26. Grubišić, V., J.D. Doyle, J. Kuettner, S. Mobbs, R.B. Smith, C.D. Whiteman, R. Dirks, S. Czyzyk, S.A. Cohn, S. Vosper, M. Weissmann, S. Haimov, S.F.J. De Wekker, L.L. Pan, and F.K. Chow, 2008: The Terrain-Induced Rotor Experiment. Bull. Amer. Meteor. Soc., 89, 1513–1533.CrossRefGoogle Scholar
  27. Grubišić, V. and B.J. Billings, 2008: Climatology of the Sierra Nevada Mountain-Wave Events. Mon. Wea. Rev., 136, 757–768.CrossRefGoogle Scholar
  28. Gubser, S., 2006: Wechselwirkung zwischen Föhn und planetarer Grenzschicht. Dissertation Nr. 16286, ETH Zürich, 121 pp.Google Scholar
  29. Hächler, P., K. Burri, B. Dürr, T. Gutermann, A. Neururer, H. Richner und R. Werner, 2011: Der Föhnfall vom 8. Dezember 2006 – Eine Fallstudie. Arbeitsbericht 234, MeteoSchweiz, 52 pp.Google Scholar
  30. Hann, J., 1866: Zur Frage über den Ursprung des Föhns. Z. Österr. Ges. Meteorol., 1, 257–263.Google Scholar
  31. Hann, J., 1901: Lehrbuch der Meteorologie. Tauchnitz, Leipzig, 805 pp.Google Scholar
  32. Hoinka, K.P., 1985a: Observations of the airflow over the Alps during foehn. Quart. J.R. Meteorol. Soc., 111, 199–224.CrossRefGoogle Scholar
  33. Hoinka, K.P., 1985b: What is a Foehn Clearance. Bull. Am. Meteor. Soc., 66, 1123–1132.CrossRefGoogle Scholar
  34. Hoinka, K.P., 1990: Untersuchungen der alpinen Gebirgsüberströmung bei Südföhn. Forschungsbericht der DLR, FB 9030, 186 pp.Google Scholar
  35. Jaubert, G. and J. Stein, 2003: Multiscale and unsteady aspects of a deep foehn event during MAP. Q.J.R. Meteorol. Soc., 129, 755–776.CrossRefGoogle Scholar
  36. Klemp, J.B. and D.R. Lilly, 1975: The Dynamics of Wave-Induced Downslope Winds. J. Atmos. Sci., 32, 320–339.CrossRefGoogle Scholar
  37. Lothon, M., 2002: Etude phénoménologique du foehn dans la vallée du Rhin dans le cadre de l’expérience MAP (Mesoscale Alpine Programme). Thèse, Université Paul Sabatier, Toulouse, 260 pp.Google Scholar
  38. Lothon, M., A. Druilhet, B. Bénech, B. Campistron, S. Bernard, F. Saïd, 2003: Experimental study of five foehn events during the Mesoscale Alpine Programme: from synoptic scale to turbulence. Q.J.R. Meteorol. Soc., 129, 2171–2193.CrossRefGoogle Scholar
  39. Lyra, G., 1940: Über den Einfluss von Bodenerhebungen auf die Strömung einer stabil geschichteten Atmospäre. Beitr. Phys. frei. Atmos., 26, 197–206.Google Scholar
  40. McGowan H.A., A.P. Sturman, M. Kossmann, and P. Zawar-Reza, 2002, Observations of foehn onset in Southern Alps, New Zealand, Meteorol. Atmos. Phys., 79, 215–230.CrossRefGoogle Scholar
  41. Musso A. and C. Cassardo, 2004: Climatologia del foehn in Piemonte. Nimbus, 3132, 4045.Google Scholar
  42. Queney, M. P., 1948: The problem of airflow over mountains: A summary of theoretical studies. Bull. Amer. Meteor. Soc., 29, 16–26.Google Scholar
  43. Raphael, M.N., 2003: The Santa Ana Winds of California. Earth Interact., 7, 1–13.CrossRefGoogle Scholar
  44. Richner, H. and Th. Gutermann, 2007: Statistical analysis of foehn in Altdorf, Switzerland. Extended Abstracts Volume 2, Int. Conf. Alpine Meteorol., June 4 to 8, 2007, Chambéry, France, 457–460.Google Scholar
  45. Richner, H., K. Baumann-Stanzer, B. Benech, H. Berger, B. Chimani, M. Dorninger, P. Drobinski, M. Furger, S. Gubser, Th. Gutermann, C. Häberli, E. Häller, M. Lothon, V. Mitev, D. Ruffieux, G. Seiz, R. Steinacker, S. Tschannett, S. Vogt, and R. Werner, 2005: Unstationary aspects of foehn in a large valley, part I: operational setup, scientific objectives and analysis of the cases during the special observing period of the MAP subprogramme FORM., Meteorol. Atmos. Phys., 92, 255–284.CrossRefGoogle Scholar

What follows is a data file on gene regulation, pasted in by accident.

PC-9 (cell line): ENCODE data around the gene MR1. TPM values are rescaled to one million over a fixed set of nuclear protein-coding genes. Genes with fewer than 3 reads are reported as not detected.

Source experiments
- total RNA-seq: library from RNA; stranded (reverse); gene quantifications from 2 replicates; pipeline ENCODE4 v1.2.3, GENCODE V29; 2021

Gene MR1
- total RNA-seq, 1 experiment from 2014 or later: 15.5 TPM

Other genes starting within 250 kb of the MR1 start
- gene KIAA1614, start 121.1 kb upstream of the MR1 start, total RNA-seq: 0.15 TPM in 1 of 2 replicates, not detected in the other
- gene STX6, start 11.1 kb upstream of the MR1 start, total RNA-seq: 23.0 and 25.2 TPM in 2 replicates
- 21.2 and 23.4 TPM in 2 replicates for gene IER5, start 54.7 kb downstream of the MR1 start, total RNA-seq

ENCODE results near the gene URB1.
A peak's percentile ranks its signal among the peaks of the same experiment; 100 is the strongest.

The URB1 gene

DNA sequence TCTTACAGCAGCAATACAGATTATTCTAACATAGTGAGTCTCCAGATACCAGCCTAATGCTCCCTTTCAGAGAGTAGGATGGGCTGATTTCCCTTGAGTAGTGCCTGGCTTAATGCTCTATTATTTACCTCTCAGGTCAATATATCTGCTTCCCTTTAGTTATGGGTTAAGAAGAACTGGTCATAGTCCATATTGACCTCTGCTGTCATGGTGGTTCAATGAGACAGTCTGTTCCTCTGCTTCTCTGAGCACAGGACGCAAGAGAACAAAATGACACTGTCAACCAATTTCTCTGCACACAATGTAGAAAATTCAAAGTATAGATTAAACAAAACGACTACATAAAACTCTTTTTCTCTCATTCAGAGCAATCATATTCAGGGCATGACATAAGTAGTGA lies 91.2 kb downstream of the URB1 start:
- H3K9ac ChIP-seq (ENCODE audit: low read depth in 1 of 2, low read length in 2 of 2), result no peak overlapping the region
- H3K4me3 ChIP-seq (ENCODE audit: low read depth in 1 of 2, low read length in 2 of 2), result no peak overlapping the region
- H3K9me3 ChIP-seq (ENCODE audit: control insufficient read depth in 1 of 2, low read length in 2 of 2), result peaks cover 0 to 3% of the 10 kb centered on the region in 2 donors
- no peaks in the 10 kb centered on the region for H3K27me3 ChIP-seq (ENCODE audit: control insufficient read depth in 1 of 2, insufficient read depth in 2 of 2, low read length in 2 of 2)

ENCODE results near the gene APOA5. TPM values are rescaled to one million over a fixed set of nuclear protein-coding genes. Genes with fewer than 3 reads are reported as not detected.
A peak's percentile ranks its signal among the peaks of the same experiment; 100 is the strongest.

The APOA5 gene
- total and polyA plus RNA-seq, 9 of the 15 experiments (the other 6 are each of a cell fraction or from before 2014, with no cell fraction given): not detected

46. Rossmann, F., 1950: Über das Absteigen des Föhns in die Täler. Ber. deutsch. Wetterd. US-Zone, 12, 94–98.Google Scholar
  47. Schamp, H., 1964: Die Winde der Erde und ihre Namen. Franz Steiner Verlag, Wiesbaden, 94 pp.Google Scholar
  48. Schüepp, W., 1952: Die qualitative und quantitative Bedeutung der Föhnmauer. Meteorol. Rdsch., 5, 136–138.Google Scholar
  49. Schweitzer, H., 1953: Versuch einer Erklärung des Föhns als Luftströmung mit überkritischer Geschwindigkeit. Arch. Meteor. Geophys. Bioklimatol., A5, 350–371.Google Scholar
  50. Scorer, R.S., 1978: Environmental Aerodynamics. Wiley & Sons, 488 pp.Google Scholar
  51. Seibert, P., 1990: South foehn studies since the ALPEX experiment. Meteorol. Atmos. Phys., 43, 91–103.CrossRefGoogle Scholar
  52. Seibert, P., 2005: Hann’s Thermodynamic Foehn Theory and its Presentation in Meteorological Textbooks in the Course of Time. From Beaufort to Bjerknes and Beyond, Algorismus, Issue 52, 169–180; ISBN 978-3936905-13-7.Google Scholar
  53. Sheridan, P.F., V. Horlacher, G.G. Rooney, P. Hignett, S.D. Mobbs, and S.B. Vosper, 2007: Influence of lee waves on the near-surface flow downwind of the Pennines. Q.J.R. Meteorol. Soc., 133, 1353–1369.CrossRefGoogle Scholar
  54. Sprenger, M., and C. Schär, 2001: Rotational aspects of stratified gap flows and shallow foehn. Quart. J.R. Meteorol. Soc., 127, 161–187.Google Scholar
  55. Steinacker, R., 2006: Alpine foehn – a new verse to an old song. Promet, 32, 3–10 (in German).Google Scholar
  56. Streiff-Becker, R., 1933: Die Föhnwinde. Viertelj.schr. Naturforsch. Ges. Zürich, 78, 66.Google Scholar
  57. Streiff-Becker, R., 1947: Der Dimmerföhn. Viertelj.schr. Naturforsch. Ges. Zürich, 92, 195–198.Google Scholar
  58. Vergeiner J. and G. Mayr, 2000: Case study of the MAP-IOP “Sandwich” foehn on 18th October 1999. MAP Newsletter, 13, 36–37.Google Scholar
  59. Wild, H., 1901: Über den Föhn und Vorschlag zur Beschränkung seines Begriffs. Denkschr. Schweiz. Naturf. Ges., 38, 99 p. plus appendix.Google Scholar
  60. WMO (ed.), 1992: International Meteorological Vocabulary. WMO No. 182, World Meteorological Organization, Geneva, Switzerland, 784 pp.Google Scholar
  61. Zängl, G., 2002: Idealized numerical simulations of shallow föhn. Quart. J.R. Meteorol. Soc., 128, 431–450.CrossRefGoogle Scholar

Copyright information

© Springer Science+Business Media B.V. 2013

Authors and Affiliations

  1. 1.Institute for Atmospheric and Climate Science (IACETH)ETH ZurichZurichSwitzerland
  2. 2.Federal Office of Meteorology and Climatology MeteoSwissZurichSwitzerland

Personalised recommendations